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Asian advertisers are helping content piracy flourish says CASBAA policy chief

Ads running on The Pirate Bay in Hong Kong

Ads running on The Pirate Bay in Hong Kong

Asia’s advertising industry needs to adopt practices used in the West and stop runnings ads on illegal video streaming websites, the Cable and Satellite Broadcasting Association of Asia’s policy chief has said.

John Medeiros, CASBAA’s chief policy officer, told Mumbrella that while in Europe and the US regulations in place to curb ads running on downloading sites have been proving effective, Asia lacks any such codes and so the region is helping to prop up piracy.

“The disingenuous statements made by the advertising industry don’t tally with what is happening in Europe,”Medeiros told Mumbrella.

“In Europe, players have agreed not to put ads on flagrantly infringing websites, and this seems to be working.”

“In Asia, there is no such code of practice, nor are advertisers even thinking about ways to curb placing ads on these sites, Medeiros said.

Medeiros conceded that while blocking ads from running on streaming sites would not be 100 per cent effective, since most ads are booked automatically by machines, it would have the “effect of deterring mass ads that go on to piracy websites.”

“I’m confident we would see improvements of the kind we want,” he said.

The piracy problem is not as widespread in the US or Europe or it is in Asia, Medeiros added.

“It’s uniquely an Asian problem because of the laxity of copyright laws in this region. And frankly the biggest problem is China where streaming operations thrive because copyright laws are weak,” he said.

By looking at the sort of ads that are running on piracy sites in different languages in Taiwan and Hong Kong, the impact of codes that restrict advertising can be seen, Medeiros noted.

Chinese language piracy sites are more likely to feature mainstream advertisers such as Puma, Samsung or Baidu, whereas English language sites (for example, pictured above) are more likely to run ads for porn sites or get-rich-quick schemes.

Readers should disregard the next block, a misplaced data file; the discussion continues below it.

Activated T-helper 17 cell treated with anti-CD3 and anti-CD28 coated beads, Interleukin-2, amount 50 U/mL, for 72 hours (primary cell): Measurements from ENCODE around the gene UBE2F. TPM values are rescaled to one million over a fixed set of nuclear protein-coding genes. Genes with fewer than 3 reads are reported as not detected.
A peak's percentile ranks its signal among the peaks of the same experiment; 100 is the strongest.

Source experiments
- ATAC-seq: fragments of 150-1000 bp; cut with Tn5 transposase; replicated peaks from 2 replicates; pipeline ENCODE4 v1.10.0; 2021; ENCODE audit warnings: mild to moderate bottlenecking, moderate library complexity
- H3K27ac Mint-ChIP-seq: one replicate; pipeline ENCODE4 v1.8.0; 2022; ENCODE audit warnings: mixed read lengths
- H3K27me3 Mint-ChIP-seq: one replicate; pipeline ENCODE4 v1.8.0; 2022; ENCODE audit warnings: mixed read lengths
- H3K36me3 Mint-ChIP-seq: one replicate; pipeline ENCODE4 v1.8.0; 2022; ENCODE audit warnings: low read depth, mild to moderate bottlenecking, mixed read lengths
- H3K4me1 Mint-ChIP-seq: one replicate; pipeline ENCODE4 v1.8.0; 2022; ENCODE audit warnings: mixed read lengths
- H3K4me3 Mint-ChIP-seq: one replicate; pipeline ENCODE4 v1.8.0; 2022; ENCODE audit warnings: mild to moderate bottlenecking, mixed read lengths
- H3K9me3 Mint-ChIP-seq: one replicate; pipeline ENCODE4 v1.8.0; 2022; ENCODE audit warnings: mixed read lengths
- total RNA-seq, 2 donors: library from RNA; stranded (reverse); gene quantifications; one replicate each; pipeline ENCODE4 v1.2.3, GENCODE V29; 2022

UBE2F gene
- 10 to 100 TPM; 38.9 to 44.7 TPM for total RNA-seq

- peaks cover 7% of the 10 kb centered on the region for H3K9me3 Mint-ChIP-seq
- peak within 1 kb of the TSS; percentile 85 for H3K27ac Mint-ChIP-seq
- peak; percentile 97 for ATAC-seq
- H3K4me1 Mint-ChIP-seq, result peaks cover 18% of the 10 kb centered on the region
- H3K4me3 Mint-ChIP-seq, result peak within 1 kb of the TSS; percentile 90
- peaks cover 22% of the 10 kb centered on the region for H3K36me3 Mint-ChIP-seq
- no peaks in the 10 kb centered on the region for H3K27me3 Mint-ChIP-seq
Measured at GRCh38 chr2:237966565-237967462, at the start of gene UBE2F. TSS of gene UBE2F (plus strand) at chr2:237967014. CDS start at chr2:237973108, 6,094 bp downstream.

“We take from this the conclusion that the codes in place in the UK and US are having an indirect on the English language sites,” he said.

“This is quite a new area. The question of ad misplacement has just arisen in the last year and half, and we’re still trying to figure out how it works. But so far, it has to be said that there has not been a lot of interest from the ad industry in tackling the issue,” he said.

Broadcasters are unaware of how much money they are losing to piracy, but a decline in pay-TV subscriptions suggests that the losses are substantial.

“Broadcasters don’t know either,” Medeiros said. “What we can see is that pay-TV companies are reporting declines in premium subscriptions.”

However, although broadcasters complain about these losses, few are willing to talk about their scale because of the impact disclosure would have on their share prices, Medeiros said.

CASBAA raised the piracy issue in the context of Hong Kong recently.

A post on CASBAA’s website, published in late October, carried statements from broadcasters including Turner, Fox and Discovery saying that piracy was costing jobs and that Hong Kong’s copyright law was in urgent need of updating.

The statements from the broadcasters came as CASBAA called on the Hong Kong legislature to pass amendments to a bill that would curb the use of its members’ content online.

The bill has been in the pipeline for the last decade, however Medeiros fears that concern over the Occupy Central protests would not help the bill get through the courts quickly.

Opposition to the bill has been based on freedom of expression grounds. However, CASBAA has argued that while Hongkongers “may have reasons to be concerned about protecting their rights of free expression from challenges”, the bill was “not such a challenge.”

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